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Winter Containers: Native Plants are the Best!

Native plants, a pair of pruners and 45 minutes is all you need.

Native cuttings for winter arrangements

As days get shorter, even the slightest hint of a warm day gets me outside and I always feel better for it. I hope you get the chance too. Bringing some of that nature indoors is another great way to stay connected to your garden during the cool season. Here are a few simple ideas and it took 45 minutes start to finish!


First, I spent 10 minutes cutting pieces of northern white cedar (Thuja occidentalis), eastern red cedar 'Grey Owl' (Juniperus virginiana 'Grey Owl'), inkberry (Ilex glabra), stems of the perennial obedient plant (Physostegia virginiana), some winterberry (Ilex verticillata) branches and dried flowers from a hydrangea "Annabelle' (Hydrangea arborescens "Annabelle'). Laying everything out really speeds things up. It reminds me of the mise en place of cooking!

I couldn't find my wad of chicken wire to fill a vase but did see the garden sieve I use for sifting compost. Turns out, it makes a great base for an outdoor table arrangement and bonus if you can see it from a window. First I added a candle and base of evergreen branches -- the eastern red cedar with blue berries and the northern white cedar.

native outdoor arrangement

Next the hydrangeas and voila - a bare table comes alive!

native outdoor winter arrangement

If you don't have a base of any sort, you can skip that and just arrange around the candle.

window box in winter with summer blooming perennials

Right next to the table, I kept noticing how sad this window box filled with perennial tickseed (Coreopsis), and wine cup (Callirhoe involucrata) looked.

window box with native winter greens and blue berries

I added branches of the obedient plant for height, the eastern red cedar with berries for color, and northern white cedar to fill in. Much better!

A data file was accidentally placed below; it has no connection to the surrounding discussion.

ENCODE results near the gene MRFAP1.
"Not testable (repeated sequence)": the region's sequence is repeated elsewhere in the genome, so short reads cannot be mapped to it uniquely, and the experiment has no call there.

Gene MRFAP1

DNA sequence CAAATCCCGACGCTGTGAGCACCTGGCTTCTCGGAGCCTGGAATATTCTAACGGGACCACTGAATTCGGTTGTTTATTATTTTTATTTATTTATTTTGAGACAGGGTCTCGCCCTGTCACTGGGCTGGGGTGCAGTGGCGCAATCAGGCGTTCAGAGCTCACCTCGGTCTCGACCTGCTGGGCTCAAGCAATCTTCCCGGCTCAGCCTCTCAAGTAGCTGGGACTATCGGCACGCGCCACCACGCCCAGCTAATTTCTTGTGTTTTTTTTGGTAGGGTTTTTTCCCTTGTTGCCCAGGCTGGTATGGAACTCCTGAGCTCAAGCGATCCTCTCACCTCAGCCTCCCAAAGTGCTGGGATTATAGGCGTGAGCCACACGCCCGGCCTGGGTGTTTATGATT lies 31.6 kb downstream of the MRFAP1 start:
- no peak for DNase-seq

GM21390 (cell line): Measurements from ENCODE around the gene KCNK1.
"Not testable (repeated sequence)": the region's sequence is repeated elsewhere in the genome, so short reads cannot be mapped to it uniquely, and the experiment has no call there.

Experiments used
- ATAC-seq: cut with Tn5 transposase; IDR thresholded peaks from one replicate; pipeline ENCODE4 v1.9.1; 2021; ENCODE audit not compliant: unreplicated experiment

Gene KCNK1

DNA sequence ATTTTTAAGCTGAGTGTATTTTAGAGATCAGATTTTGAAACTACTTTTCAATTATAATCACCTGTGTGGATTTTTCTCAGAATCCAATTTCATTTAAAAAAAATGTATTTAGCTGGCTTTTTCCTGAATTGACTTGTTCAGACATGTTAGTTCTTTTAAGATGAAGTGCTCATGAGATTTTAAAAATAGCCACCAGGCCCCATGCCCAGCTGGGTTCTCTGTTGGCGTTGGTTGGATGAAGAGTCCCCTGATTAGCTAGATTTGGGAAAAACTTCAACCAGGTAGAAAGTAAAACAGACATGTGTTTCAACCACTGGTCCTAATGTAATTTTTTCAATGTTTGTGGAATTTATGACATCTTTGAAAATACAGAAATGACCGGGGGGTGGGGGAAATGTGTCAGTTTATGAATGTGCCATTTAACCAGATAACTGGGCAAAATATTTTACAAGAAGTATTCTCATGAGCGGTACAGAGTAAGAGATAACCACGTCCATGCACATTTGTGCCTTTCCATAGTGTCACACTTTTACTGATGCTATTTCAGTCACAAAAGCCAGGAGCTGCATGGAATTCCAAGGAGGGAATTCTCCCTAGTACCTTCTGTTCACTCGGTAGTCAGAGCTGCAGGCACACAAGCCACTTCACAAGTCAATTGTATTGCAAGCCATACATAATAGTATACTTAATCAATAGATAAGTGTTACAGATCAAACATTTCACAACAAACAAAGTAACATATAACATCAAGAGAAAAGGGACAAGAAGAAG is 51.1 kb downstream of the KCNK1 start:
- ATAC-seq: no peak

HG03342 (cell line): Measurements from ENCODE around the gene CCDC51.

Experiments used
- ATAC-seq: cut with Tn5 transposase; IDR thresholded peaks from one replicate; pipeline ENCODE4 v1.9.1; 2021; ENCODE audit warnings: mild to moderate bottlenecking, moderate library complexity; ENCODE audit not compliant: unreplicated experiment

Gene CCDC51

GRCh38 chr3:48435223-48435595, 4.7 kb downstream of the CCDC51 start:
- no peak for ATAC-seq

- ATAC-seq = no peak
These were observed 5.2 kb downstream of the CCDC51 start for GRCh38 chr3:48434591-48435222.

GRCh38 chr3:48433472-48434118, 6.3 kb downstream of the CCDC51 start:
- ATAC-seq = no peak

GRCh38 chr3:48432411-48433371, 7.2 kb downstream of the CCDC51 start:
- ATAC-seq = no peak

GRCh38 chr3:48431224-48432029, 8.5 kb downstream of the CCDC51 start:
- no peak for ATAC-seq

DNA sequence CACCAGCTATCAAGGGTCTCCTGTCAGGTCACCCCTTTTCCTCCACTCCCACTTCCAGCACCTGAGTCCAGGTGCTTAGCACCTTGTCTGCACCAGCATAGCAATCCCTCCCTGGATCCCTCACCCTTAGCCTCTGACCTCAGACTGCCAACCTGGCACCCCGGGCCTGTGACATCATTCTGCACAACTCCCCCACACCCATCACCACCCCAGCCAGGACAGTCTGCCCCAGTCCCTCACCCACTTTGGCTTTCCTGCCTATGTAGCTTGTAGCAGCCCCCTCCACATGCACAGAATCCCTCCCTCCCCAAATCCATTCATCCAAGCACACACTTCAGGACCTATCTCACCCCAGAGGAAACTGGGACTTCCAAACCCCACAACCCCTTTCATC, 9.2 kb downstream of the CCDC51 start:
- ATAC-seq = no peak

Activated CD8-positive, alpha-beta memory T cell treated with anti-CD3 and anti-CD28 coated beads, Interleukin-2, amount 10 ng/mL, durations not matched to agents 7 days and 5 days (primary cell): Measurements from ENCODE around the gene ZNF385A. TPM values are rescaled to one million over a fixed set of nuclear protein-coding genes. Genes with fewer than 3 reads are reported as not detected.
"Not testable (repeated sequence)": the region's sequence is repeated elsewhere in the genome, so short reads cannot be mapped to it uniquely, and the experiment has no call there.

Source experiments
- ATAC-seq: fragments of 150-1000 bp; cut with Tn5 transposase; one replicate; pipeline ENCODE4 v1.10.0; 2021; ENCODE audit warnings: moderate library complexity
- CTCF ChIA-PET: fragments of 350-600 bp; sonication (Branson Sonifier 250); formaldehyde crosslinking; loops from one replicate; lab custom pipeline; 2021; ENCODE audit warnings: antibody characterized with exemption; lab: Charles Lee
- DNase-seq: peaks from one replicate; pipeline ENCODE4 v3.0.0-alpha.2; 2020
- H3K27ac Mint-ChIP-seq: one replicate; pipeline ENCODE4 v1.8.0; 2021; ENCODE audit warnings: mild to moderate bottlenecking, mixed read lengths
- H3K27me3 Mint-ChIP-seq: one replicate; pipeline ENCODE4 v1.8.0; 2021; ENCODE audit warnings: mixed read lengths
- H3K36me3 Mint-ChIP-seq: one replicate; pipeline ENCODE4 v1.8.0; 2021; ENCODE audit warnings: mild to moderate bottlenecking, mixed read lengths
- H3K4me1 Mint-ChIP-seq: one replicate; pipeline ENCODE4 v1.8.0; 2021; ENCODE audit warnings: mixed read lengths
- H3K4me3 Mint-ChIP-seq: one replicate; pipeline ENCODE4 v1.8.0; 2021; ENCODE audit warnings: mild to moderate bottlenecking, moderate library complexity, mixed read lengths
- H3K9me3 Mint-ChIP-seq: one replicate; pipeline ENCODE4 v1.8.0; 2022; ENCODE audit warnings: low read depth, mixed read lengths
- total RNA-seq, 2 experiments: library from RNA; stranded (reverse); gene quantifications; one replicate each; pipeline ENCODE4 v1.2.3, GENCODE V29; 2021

Next, this hanging basket. It is filled with a perennial foam flower (Tiarella cordifolia)that over winters and an annual or two left over from summer. Adding branches of inkberry and winterberry brought it back to life!

When I headed outside, I intended to fill these two tall pots planted with an inkberry surrounded by fall blooming asters. White cedar added contrasting foliage and winterberry brightens it up. The dried seed heads of hydrangea 'Annabelle' fill add a bit more contrast.

Next, I spied this sad looking pot - also filled with perennial coreopsis. I was running out of cut branches and time so added the remaining greens. A nearby goldenrod had seed heads still in tact so I cut that and placed it in the center ... not great but better!

Oh wait, one more. A little volunteer eastern red cedar I planted in an old wooden container over summer was still in Thanksgiving mode. Now it's in winter mode.


I know many of you are far more creative than this! If you'd like to share, please e-mail photos to shari@nutsfornatives.com. Regardless, I hope you have a few minutes to get outside and see what there is to forage for your outdoor or indoor space. It's a breath of fresh air!









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We want you to be as excited about planting Chesapeake natives as we are. “Plant This or That” gives you a native alternative to popular plants. Other posts highlight really fabulous fauna native to the Chesapeake.

Nuts for Natives, avid gardener, Baltimore City admirer, Chesapeake Bay Watershed restoration enthusiast, and public service fan.

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